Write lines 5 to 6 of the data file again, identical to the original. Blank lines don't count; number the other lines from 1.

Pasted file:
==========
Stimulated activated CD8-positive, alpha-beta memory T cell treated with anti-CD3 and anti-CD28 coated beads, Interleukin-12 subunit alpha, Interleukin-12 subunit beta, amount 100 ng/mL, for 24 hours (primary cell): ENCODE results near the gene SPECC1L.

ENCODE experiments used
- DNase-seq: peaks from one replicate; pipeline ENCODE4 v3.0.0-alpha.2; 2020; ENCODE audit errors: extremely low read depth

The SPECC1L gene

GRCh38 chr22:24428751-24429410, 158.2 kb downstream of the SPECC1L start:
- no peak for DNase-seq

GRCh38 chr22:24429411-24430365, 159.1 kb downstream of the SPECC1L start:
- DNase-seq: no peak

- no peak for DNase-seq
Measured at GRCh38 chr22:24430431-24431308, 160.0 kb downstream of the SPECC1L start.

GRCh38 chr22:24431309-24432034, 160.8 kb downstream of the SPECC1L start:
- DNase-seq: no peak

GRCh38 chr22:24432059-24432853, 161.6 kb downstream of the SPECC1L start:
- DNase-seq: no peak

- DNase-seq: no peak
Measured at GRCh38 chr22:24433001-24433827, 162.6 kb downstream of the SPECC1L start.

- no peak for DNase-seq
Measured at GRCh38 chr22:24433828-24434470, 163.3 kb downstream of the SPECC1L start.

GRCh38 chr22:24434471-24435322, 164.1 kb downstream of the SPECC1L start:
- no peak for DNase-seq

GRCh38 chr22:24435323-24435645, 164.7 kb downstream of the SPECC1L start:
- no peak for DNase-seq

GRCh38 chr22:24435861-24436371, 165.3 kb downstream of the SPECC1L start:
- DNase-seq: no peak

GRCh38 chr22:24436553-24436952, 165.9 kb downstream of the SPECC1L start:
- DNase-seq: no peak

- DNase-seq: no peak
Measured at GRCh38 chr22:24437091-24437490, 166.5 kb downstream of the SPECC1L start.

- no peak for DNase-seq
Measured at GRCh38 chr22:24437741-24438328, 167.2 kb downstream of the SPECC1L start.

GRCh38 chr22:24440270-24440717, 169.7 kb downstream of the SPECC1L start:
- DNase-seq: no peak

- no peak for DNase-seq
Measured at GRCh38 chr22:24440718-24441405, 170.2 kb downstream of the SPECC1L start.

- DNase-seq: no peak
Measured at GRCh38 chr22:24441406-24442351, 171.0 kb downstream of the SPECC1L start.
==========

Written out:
GRCh38 chr22:24428751-24429410, 158.2 kb downstream of the SPECC1L start:
- no peak for DNase-seq